Tim Lawless, CoreLogic's Research Director, noted that "additional demand for higher density styles of rental accommodation linked to the return of foreign students and overseas migrants, with regions popular with recent migrant arrivals tending to be higher density.

"Rental demand in inner-city precincts may be seeing an increase in popularity as workers return to the office and CBDs become more vibrant."

He added that supply hasn't responded to demand, with capital city rental listings sitting more than -35 per cent below the five-year average, though there are early lending signs of investor activity beginning to increase again.

An ongoing shortage of listings

Much like rental listings, sale listings have been in extremely short supply. In May, new listings were down -26 per cent year-on-year, while total listings were -24.4 per cent below the five-year average. 

Listings have continued to dwindle throughout 2023. Source: CoreLogic

This shortage has persisted since September 2022 when the typical spring rush never quite happened. 

"The last time capital city stock levels were this low, at this time of the year, was in 2007. This was also a period of rapid overseas migration and rising housing values," Mr Lawless noted. 

The shortage has been the key driver of price growth in the face of rising interest rates. The question is, when will listings begin to rise again? 

Eleanor Creagh, Senior Economist at PropTrack, expects we may see more sellers come back to the market this spring selling season, driving listings back up. 

Even so, she said, "While the pace of price rises is likely to slow as the listings environment changes… some of the factors precipitating stronger housing demand will remain."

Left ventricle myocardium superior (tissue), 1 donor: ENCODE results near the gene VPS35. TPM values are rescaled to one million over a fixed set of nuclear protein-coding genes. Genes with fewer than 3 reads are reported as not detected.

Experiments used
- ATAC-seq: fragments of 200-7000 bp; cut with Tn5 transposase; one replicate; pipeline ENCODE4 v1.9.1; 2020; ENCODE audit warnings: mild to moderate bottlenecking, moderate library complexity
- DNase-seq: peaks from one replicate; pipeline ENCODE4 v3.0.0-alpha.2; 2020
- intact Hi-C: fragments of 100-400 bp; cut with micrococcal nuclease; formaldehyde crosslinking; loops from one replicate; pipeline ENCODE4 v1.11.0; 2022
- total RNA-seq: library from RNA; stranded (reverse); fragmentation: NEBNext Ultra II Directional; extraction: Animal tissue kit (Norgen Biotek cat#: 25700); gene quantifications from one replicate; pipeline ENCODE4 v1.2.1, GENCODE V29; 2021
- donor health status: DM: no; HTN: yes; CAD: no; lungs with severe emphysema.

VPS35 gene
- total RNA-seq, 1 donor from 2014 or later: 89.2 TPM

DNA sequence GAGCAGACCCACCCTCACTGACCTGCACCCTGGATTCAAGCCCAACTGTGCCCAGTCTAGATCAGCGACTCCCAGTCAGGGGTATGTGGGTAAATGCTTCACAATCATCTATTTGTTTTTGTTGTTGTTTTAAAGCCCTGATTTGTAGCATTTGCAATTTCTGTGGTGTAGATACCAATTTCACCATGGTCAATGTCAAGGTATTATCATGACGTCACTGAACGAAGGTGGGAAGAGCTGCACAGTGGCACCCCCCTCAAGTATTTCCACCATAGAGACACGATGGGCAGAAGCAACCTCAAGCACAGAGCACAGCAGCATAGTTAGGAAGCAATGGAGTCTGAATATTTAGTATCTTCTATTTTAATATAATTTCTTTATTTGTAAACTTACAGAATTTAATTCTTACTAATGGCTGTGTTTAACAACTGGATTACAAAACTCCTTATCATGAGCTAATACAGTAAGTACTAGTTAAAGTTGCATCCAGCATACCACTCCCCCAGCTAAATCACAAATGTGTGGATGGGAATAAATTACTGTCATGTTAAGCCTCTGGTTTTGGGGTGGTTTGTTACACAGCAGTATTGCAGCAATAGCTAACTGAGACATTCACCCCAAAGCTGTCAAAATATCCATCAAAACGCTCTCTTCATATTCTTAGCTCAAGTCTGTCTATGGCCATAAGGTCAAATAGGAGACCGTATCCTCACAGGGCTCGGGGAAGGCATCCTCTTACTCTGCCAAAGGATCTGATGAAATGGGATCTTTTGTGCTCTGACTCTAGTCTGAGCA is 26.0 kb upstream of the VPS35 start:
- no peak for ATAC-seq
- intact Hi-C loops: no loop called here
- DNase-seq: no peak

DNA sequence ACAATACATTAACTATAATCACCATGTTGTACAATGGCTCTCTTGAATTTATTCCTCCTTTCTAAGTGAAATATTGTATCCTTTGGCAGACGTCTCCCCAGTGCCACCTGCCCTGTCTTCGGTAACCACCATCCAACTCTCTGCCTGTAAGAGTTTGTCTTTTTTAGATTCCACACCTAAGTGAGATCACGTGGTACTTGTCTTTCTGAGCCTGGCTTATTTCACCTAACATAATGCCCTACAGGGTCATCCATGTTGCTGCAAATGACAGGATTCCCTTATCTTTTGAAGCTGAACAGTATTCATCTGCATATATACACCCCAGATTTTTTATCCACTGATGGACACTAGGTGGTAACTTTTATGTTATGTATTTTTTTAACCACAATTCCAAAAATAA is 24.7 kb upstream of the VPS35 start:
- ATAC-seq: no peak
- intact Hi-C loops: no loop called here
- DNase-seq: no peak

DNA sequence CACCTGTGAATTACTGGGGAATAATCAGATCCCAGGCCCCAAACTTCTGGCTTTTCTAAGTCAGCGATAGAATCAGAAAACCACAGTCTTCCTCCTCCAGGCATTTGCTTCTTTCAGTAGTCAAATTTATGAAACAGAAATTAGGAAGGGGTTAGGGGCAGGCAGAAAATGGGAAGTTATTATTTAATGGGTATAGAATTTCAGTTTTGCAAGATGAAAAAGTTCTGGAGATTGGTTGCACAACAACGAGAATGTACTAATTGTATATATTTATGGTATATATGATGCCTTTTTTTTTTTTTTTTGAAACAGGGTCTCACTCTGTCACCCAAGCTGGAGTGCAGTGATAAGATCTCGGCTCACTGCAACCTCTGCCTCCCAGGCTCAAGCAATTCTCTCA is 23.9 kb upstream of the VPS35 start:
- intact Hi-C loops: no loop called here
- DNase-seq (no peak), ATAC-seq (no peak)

Increased buyer demand

Overall home sale volumes have remained well below average levels in 2023, but given the supply-side shortage there has been a net increase in buyer demand. 

"At the national level, we have seen an average of 35,143 new listings added to the market over the past three months. Over the same time, we have seen an average of 39,760 dwelling sales," Mr Lawless said. 

"With such a short supply of available housing stock, buyers are becoming more competitive and there’s an element of FOMO creeping into the market."

High immigration is playing a role in the swelling of demand. So too is the rental crisis. 

With rental affordability so poor and competition between tenants so fierce, SQM Research Managing Director Louis Christopher believes that there is some overflow into the purchasing market. 

"An increasing number of tenants have been turning themselves into First Home Buyers, adding upward pressure on property prices," he said. 

Demand could be dampened by further interest rate hikes, and an influx of listings this spring could also balance the market out. They're both situations investors should be keeping a keen eye on. 


1. RateCity, 'How high will rates go? Here's what experts think about the RBA cash rate', 13 June 2023

2. ABC News, 'Australians selling investment properties and refinancing mortgages ‘at a rate never before seen'', 16 May 2023

3. CoreLogic News, 'CoreLogic Home Value Index surges with strongest monthly growth since November 2021', 1 June 2023

4. PropTrack newsletter, 'National home prices increase for the fifth consecutive month', 2 June 2023

5. SQM Research Weekly Newsletter, 'Rental Vacancy Rates Rise to 1.2%', 16 May 2023